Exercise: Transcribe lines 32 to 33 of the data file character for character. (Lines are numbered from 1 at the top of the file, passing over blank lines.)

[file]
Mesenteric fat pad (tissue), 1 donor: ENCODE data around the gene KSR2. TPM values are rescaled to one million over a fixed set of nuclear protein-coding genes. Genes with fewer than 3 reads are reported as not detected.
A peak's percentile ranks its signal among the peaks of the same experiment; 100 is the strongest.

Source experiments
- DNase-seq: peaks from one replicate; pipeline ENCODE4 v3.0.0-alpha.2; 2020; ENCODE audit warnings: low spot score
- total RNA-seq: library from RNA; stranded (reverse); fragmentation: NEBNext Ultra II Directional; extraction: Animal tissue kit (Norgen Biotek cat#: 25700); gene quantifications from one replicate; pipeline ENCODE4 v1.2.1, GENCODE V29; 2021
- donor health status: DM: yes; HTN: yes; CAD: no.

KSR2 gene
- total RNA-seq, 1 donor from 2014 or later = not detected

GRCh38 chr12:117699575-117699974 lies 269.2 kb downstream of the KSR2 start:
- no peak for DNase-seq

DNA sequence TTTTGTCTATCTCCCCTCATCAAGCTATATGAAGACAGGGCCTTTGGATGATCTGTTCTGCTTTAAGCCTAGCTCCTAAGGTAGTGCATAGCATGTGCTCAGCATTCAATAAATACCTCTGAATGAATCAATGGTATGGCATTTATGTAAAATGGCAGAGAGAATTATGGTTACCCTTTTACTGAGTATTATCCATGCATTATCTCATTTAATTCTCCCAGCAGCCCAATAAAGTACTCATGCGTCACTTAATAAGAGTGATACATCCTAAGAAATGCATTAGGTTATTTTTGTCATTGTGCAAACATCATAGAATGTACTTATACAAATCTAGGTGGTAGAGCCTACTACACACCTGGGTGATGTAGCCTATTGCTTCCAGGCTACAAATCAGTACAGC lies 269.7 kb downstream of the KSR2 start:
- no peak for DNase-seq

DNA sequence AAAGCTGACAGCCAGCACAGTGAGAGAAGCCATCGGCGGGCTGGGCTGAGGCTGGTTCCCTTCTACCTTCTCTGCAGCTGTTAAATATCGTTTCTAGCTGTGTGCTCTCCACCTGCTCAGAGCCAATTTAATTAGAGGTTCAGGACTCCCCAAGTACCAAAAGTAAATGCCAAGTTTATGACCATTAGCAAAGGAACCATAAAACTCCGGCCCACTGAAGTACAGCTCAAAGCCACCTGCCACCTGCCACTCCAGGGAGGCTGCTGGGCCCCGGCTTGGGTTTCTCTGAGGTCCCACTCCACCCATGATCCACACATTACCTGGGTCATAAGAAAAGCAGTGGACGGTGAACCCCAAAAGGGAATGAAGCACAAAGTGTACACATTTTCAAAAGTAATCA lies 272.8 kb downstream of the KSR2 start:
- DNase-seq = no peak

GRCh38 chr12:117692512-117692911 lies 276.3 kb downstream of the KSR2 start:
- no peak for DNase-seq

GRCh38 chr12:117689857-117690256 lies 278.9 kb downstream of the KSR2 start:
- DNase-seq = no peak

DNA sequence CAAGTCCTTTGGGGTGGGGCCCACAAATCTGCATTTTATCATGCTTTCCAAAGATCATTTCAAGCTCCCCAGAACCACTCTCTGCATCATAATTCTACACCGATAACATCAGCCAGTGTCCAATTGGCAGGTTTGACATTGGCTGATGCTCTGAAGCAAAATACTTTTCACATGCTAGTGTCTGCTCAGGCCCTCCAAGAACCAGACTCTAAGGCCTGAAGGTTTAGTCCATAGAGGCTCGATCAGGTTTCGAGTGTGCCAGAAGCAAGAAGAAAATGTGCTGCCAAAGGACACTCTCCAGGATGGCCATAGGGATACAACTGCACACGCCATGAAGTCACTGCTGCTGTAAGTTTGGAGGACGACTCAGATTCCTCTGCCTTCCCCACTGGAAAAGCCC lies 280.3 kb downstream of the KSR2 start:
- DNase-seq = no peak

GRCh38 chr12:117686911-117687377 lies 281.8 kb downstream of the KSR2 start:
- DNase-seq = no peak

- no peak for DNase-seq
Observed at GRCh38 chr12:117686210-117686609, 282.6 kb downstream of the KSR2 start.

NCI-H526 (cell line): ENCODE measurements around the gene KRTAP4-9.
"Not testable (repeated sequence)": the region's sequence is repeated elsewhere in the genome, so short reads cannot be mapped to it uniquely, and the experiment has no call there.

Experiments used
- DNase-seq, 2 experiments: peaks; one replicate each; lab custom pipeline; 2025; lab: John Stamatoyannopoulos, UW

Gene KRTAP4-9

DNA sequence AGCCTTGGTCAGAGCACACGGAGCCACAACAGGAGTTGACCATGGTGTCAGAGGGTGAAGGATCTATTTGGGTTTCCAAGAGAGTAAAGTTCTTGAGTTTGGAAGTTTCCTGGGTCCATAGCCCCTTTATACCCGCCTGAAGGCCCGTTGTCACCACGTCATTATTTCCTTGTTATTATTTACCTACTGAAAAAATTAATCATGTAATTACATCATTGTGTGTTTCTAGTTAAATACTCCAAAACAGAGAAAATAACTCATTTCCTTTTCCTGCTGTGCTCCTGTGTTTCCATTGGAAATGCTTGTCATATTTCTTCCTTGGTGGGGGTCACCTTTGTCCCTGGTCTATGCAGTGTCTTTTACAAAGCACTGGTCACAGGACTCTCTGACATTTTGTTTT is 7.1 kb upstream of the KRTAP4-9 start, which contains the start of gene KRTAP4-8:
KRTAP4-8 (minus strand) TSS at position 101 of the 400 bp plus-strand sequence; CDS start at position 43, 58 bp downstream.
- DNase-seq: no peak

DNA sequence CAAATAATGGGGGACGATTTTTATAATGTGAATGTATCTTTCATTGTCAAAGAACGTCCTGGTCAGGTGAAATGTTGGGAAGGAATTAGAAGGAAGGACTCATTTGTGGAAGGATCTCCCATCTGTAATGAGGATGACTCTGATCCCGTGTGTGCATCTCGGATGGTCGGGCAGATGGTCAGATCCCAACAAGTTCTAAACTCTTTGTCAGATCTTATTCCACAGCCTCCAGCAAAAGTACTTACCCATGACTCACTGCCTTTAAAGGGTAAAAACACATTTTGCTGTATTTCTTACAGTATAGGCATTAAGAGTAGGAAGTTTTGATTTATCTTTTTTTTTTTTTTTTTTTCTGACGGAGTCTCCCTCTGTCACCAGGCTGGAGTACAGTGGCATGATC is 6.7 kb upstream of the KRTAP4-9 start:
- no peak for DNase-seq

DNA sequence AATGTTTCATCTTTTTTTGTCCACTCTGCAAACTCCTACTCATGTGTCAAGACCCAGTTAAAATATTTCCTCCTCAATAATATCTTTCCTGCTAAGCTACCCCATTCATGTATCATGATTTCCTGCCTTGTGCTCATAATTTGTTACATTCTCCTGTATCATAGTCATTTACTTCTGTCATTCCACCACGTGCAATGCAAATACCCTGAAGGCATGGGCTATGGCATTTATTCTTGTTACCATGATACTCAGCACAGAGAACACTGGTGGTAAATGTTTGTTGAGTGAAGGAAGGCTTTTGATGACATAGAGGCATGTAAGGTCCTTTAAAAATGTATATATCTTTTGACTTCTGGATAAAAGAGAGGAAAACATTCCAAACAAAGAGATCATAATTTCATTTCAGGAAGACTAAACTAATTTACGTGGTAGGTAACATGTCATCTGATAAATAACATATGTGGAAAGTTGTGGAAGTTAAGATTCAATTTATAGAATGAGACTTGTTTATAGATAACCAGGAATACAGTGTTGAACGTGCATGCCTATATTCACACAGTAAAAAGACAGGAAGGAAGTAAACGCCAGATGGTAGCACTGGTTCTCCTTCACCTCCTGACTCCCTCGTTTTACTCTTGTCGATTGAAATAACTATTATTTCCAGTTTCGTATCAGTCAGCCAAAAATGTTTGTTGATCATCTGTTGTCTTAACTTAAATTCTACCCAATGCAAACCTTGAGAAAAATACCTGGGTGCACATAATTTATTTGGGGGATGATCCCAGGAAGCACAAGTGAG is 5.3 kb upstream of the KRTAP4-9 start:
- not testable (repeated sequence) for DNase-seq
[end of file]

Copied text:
- DNase-seq: no peak

DNA sequence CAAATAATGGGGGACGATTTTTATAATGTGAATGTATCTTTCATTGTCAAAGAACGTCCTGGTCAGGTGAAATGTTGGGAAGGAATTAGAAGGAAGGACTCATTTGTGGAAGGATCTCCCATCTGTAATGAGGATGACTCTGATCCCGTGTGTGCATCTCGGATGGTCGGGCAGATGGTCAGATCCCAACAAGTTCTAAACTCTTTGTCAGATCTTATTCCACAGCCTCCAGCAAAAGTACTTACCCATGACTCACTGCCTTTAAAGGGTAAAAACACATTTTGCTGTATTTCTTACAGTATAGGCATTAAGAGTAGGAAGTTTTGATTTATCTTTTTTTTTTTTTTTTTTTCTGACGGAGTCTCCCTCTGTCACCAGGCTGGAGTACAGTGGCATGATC is 6.7 kb upstream of the KRTAP4-9 start: